The most exciting place in the garden is the ‘hot border’, a brilliantly designed herbaceous border garden featuring a wide range of herbaceous plants that thrive in summer but die down and rest in winter. The ‘hot’ refers to the flower colour selection here of yellow, orange and red, such as tulips and dahlias.
Mount Stewart Gardens
I shouldn’t say this because I’m measuring in fractions, but my favourite Irish garden would have to be Mount Stewart Gardens. Here is substantial garden covering almost 100 acres that is part of the grounds of Mount Stewart House. It has recently reopened after having undergone a massive restoration. A huge amount of time and money has been spent to bring back the elegance and charm of the house when it was home of the 7th Marchioness of Londonderry, Lady Edith, in the early 19th century. The neo-classical residence that exists today is a result of the family’s success as linen manufacturers and marrying later generations to other wealthy members of society.
The Stewart family has owned Mount Stewart Gardens since 1744 and started an arboretum initially using plants collected world-wide. In the day, sponsoring one of the great botanical plant hunters was something nobility did to further society. The garden features collections of plants from the far reaches of the globe, including Australia and New Zealand. Enormous Tasmanian blue gums frame the garden and the cabbage trees, or Cordylines, are enormous and the biggest I’ve seen outside of their homeland New Zealand. There are so many plant features here, but the fuchsia standards provide a hint at the moderate climate the garden experiences.
The early 20th Century saw an intensive garden development begin where they added the shamrock garden, a classic Irish garden, and the sunken garden with its stunning special design. Intensive plantings were added soon after. They increased the size of the lake using the labour of returned service men from World War I and later added a Spanish garden with a small hut. The Italian garden, the dodo terrace, the menagerie, the fountain pool, walks in the lily wood and the rest of the estate followed. As you can imagine, the investment must have been huge – and then there was the maintenance.
The family’s wealth, or at least income, wasn’t what it originally was by the mid 20th century and they gave up the gardens in 1957 to the National Trust. This was done with the understanding they could remain living in the residence until the end of the family line. In 1977, Lady Mairi Bury gave the house to the National Trust and they operate the property under the name Mount Stewart House, Garden and Temple of the Winds. Lady Mairi Bury was the last Londonderry family member to live at Mount Stewart, and the last member of this Anglo-Irish family to live in Ireland when she died at Mount Stewart on 18 November 2009, at the age of 88.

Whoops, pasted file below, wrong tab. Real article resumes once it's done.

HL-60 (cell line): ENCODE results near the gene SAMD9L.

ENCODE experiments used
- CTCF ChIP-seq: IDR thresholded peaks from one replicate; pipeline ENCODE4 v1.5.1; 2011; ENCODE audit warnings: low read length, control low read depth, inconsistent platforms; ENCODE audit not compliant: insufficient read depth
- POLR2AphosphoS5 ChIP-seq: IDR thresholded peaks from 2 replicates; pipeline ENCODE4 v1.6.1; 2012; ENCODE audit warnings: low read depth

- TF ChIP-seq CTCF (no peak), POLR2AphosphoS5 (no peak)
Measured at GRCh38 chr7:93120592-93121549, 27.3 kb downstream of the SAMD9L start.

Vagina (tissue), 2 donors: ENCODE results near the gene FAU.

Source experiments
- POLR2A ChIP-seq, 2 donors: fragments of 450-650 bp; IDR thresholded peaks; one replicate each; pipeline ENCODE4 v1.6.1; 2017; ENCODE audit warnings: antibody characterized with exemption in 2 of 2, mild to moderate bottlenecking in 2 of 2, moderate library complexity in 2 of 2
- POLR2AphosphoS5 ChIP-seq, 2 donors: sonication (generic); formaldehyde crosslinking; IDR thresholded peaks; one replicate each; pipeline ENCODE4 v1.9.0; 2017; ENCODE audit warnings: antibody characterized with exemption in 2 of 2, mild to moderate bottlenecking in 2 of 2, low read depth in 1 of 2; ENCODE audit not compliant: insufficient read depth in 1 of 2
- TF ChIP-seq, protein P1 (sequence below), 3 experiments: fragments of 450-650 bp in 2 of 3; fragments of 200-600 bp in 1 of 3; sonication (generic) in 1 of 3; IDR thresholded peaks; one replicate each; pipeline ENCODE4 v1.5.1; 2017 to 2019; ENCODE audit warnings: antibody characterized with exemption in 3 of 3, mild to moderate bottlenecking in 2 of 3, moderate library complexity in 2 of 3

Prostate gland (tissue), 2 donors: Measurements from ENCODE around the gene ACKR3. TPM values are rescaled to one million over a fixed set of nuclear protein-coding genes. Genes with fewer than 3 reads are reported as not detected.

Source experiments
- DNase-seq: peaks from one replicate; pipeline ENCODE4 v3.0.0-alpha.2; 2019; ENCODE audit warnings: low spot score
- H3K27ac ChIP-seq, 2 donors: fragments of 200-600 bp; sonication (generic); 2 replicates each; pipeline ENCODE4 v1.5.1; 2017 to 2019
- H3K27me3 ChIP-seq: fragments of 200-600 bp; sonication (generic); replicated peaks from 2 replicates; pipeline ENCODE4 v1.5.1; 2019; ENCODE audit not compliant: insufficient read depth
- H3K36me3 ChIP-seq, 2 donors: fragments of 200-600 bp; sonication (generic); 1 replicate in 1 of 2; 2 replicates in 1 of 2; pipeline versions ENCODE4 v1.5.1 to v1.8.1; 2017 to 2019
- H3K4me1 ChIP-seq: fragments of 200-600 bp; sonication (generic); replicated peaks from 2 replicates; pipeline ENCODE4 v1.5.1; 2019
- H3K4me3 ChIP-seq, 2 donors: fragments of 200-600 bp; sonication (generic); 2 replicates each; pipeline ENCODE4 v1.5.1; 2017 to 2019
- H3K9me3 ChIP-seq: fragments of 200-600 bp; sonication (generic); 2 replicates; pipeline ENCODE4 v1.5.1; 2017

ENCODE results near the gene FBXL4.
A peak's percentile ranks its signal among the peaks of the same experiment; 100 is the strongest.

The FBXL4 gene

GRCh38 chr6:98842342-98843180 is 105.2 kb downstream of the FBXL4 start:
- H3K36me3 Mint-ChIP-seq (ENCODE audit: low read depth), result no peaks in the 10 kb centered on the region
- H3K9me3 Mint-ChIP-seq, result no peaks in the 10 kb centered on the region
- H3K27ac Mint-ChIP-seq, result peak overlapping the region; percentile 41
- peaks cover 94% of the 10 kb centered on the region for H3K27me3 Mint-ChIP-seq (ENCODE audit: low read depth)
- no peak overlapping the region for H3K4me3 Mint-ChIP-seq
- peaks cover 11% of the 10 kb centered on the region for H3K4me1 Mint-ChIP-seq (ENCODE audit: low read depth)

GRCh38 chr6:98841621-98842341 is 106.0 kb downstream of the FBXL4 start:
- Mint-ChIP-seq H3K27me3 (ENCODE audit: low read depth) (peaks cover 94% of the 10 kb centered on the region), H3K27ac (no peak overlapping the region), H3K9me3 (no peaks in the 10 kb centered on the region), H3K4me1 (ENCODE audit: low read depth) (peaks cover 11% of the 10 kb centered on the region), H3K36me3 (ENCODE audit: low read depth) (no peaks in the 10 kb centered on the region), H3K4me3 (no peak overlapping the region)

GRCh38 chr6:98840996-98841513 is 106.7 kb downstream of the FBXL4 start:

The winter of 2014 was one of the coldest the region had experienced and the gardens suffered significant frost damage. Unfortunately, some of the more fragile plants died and had to be removed and replaced with hardier species.
This is a place you just have to come and experience for yourself, as it is widely considered one of the very best garden and historical house experiences you can have in Ireland. Just 30 minutes out of Belfast, it’s easy access too, making it a terrific day trip. There’s a coffee shop and great gift shop for those looking for something uniquely North Irish.
Check out Mount Stewart House and garden on The Garden Gurus here.
About the Author – Trevor Cochrane
Trevor is a born-and-bred proud West Australian who grew up on a dairy farm in Mundijong, just outside of Perth, WA. He launched the media company Guru Productions in 2002 that has since produced over 750 episodes of television telecast on Channel 9 nationally and is now seen in over 100 countries across the globe in 14 different languages. In the years since creating The Garden Gurus he has filmed and produced over 50 hours of international travel shows, food and wine programs, local WA food program Our State on a Plate and the Destination WA travel series. All Guru Productions projects appear on Channel 9 and WIN Television, as well as nationally on the popular digital TV channel 9 Life. Trevor’s passion for gardening has seen him write four books and regular columns for the The Sunday Times and The West Australian Newspaper.